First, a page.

7. According to the LaTeX Companion, \StopEventually{} separates the source file into a "user documentation" and "implementation" part.

8. As to \Finale, this runs anything delayed from the earlier \StopEventually, which doesn't really do anything in this particular example.

With the advent of .ZIP files, I think the need for dtx formats may be lessened. But in the days before .ZIP, putting both code and documentation into a single file was a big plus, both for version control, and for data transmission.

Here is the sample.dtx file that is small enough in size that you can hopefully follow its parts and pieces easily. As to how to modify documentation, you can easily see in this dtx MWE where different parts of the documentation originate. Therefore, I hope that it might help you in understanding what parts of a dtx are modified to reflect changes in the documentation.

% \CheckSum{9}
% \iffalse
%%
%% sample.sty
%%
%<package>\ProvidesPackage{sample}
%<package>[2015/02/16 v1.00
%<package> Tools for absolutely nothing]
%<package>\NeedsTeXFormat{LaTeX2e}
%<*driver>
% V1.00-Initial release (version control could go here)
\documentclass{ltxdoc}
\usepackage{sample}
\DisableCrossrefs
\CodelineNumbered
% DEFINE SOME COMMANDS THAT ARE EASIER HERE THAN IN DocInput ENVIRONMENT
\let\iq\itshape%     SHORTHAND FOR ITALIC  FONT
\let\uq\upshape%     SHORTHAND FOR UPSHAPE FONT
\newcommand\sample{\textsf{sample}}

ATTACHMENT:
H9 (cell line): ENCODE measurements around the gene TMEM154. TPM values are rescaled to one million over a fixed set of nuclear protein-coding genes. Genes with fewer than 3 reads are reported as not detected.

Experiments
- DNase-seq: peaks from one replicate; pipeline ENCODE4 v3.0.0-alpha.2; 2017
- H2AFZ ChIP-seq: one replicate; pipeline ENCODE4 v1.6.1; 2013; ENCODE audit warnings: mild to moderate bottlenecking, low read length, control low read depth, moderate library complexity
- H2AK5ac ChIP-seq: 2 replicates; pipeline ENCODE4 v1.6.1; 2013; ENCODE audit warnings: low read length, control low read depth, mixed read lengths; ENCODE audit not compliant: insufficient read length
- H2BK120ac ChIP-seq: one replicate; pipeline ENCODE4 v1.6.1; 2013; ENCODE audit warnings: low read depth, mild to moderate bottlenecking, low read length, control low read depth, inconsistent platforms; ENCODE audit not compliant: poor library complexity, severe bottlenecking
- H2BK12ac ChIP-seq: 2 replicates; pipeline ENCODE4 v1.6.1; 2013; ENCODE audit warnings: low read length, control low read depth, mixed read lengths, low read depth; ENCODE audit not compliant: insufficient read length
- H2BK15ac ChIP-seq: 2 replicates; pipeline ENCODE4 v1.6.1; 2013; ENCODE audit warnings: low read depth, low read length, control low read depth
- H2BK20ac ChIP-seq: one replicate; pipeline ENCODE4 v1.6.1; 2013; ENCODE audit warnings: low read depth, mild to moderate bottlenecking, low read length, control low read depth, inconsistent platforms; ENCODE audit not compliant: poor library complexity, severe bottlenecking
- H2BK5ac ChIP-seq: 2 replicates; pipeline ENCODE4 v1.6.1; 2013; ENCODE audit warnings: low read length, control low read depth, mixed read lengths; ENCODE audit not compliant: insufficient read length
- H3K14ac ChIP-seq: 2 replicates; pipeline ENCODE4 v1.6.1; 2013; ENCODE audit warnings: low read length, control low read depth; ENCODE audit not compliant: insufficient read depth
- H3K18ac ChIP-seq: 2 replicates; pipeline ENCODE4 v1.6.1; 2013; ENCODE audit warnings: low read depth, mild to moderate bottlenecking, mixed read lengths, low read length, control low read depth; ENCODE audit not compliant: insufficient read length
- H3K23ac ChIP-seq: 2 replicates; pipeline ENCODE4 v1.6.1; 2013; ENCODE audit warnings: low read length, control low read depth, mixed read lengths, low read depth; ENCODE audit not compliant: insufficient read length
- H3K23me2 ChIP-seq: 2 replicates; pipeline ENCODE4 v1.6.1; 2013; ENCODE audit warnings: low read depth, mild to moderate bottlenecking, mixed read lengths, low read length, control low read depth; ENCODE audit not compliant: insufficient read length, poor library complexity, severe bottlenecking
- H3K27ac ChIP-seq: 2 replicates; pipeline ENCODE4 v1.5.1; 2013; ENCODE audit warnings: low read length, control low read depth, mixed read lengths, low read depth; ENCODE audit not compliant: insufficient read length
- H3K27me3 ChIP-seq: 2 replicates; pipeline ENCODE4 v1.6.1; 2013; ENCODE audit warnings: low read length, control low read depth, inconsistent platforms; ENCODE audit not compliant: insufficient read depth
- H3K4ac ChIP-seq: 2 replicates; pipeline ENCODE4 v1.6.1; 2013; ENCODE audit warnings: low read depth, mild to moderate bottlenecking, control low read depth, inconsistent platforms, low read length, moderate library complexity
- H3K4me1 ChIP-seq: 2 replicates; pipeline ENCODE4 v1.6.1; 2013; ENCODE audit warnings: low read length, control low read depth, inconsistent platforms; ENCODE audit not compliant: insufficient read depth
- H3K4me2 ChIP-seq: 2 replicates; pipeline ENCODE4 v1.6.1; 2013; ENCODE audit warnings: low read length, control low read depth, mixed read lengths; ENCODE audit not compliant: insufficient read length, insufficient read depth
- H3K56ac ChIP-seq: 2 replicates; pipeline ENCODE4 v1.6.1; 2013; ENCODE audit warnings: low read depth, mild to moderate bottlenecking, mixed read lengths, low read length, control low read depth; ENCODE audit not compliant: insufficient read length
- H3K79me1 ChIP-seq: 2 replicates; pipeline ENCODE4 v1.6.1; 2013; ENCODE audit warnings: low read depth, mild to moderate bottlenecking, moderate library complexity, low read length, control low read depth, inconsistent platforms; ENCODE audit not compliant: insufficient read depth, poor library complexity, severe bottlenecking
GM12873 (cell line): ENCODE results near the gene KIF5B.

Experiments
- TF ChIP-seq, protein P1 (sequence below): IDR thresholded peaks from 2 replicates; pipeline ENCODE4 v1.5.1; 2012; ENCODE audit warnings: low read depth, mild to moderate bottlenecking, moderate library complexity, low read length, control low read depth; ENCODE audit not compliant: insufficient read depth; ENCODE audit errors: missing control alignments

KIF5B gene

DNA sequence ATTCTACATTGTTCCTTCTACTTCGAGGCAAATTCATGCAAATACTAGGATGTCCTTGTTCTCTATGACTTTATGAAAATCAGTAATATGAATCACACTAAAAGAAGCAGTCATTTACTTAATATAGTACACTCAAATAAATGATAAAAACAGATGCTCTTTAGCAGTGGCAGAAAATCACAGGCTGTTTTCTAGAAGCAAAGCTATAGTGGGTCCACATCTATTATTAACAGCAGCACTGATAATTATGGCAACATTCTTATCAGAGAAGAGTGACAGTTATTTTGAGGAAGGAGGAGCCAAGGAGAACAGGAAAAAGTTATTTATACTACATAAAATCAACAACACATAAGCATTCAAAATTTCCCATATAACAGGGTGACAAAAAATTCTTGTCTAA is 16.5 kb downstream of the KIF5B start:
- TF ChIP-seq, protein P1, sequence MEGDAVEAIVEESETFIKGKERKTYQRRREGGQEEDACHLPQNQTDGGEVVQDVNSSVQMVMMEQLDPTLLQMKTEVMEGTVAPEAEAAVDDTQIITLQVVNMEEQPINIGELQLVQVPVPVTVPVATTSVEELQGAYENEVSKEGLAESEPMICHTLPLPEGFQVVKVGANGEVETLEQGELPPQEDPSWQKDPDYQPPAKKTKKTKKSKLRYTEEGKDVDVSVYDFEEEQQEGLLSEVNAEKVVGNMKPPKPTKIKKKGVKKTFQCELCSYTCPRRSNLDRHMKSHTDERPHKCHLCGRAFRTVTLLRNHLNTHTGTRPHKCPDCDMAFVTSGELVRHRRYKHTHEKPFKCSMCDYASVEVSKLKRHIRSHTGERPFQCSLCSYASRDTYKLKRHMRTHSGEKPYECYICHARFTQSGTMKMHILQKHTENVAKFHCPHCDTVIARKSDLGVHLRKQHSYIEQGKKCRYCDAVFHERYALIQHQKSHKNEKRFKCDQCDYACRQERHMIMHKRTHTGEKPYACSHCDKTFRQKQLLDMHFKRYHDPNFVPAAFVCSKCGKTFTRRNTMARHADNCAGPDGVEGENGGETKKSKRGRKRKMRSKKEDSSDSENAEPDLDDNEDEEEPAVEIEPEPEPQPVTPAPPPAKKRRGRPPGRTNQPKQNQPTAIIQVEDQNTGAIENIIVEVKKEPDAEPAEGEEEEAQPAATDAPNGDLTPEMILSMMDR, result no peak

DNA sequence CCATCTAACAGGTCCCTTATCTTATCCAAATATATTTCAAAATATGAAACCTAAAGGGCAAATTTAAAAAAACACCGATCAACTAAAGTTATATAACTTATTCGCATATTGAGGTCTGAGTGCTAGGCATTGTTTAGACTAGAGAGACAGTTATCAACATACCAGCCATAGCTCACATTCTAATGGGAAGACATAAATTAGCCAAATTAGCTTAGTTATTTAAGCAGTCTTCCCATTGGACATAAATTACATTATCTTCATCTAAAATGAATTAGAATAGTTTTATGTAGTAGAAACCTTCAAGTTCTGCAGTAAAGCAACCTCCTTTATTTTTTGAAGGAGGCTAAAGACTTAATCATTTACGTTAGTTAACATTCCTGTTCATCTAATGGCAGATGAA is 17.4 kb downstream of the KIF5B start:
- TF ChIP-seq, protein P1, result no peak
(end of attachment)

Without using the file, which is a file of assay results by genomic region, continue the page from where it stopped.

\GetFileInfo{sample.sty}
\begin{document}
\title{The \textsf{sample} Package\\
\rule{0em}{0.7em}\small\fileinfo}
\author{A. Nonymous\\
nulname@gmail.com}
\date{\filedate\\
\fileversion}
\maketitle
\DocInput{sample.dtx}
\end{document}
%</driver>
% \fi
% \parskip 1ex
% \begin{abstract}
% This is the package abstract
% \end{abstract}
%
% \tableofcontents
%
%\noindent\hrulefill
%
% \section {Introduction}
%
% blah-blah
%
% \subsection{Commands}
%
% This \sample{} package provides the macros named:
%
% \noindent
% |\sampleA[|\iq integer\uq|]{|\iq text\uq|}|\\
% |\sampleB[|\iq integer\uq|]{|\iq text\uq|}|
%
% Here is a description of their use.
%
% \DescribeMacro{\sampleA}
% The routine |\sampleA| is useful for nothing.
%
% \DescribeMacro{\SampleB}
% Likewise, the macro |\sampleB| is also pretty much useless.
%
% \section{Sample Usage}
%
% The code |\sampleA[3]{test}\sampleB[5]{I win.}| will result in
%
% \sampleA[3]{test}\sampleB[5]{I win.}
%
% This package provides little utility. The only thing left
% is the code listing itself.
%% \CharacterTable
%%  {Upper-case    \A\B\C\D\E\F\G\H\I\J\K\L\M\N\O\P\Q\R\S\T\U\V\W\X\Y\Z
%%   Lower-case    \a\b\c\d\e\f\g\h\i\j\k\l\m\n\o\p\q\r\s\t\u\v\w\x\y\z
%%   Digits        \0\1\2\3\4\5\6\7\8\9
%%   Exclamation   \!     Double quote  \"     Hash (number) \#
%%   Acute accent  \'     Left paren    $$Right paren$$
%%   Asterisk      \*     Plus          \+     Comma         \,
%%   Minus         \-     Point         \.     Solidus       \/
%%   Colon         \:     Semicolon     \;     Less than     \<
%%   Equals        \=     Greater than  \>     Question mark \?
%%   Commercial at \@     Left bracket  $Backslash \\ %% Right bracket$     Circumflex    \^     Underscore    \_
%%   Grave accent  \     Left brace    \{     Vertical bar  \|
%%   Right brace   \}     Tilde         \~}
%%%%%%%%%%%%%%%%%%%%%%%%%%%%%%%%%%%%%%%%%%%%%%%%%%%%%%%%%%%%%%%%%%%%%%%%%%%%
\newcounter{mysample}
\setcounter{mysample}{0}
\newcommand\sampleA[2][0]{%
\setcounter{mysample}{#1}%
}
\newcommand\sampleB[2][0]{%
[\themysample]
\setcounter{mysample}{#1}%
#2 NOT!
}
\endinput
%%
%% End of file sample.sty'.

On the other hand, if I compile sample.dtx, I get the following PDF: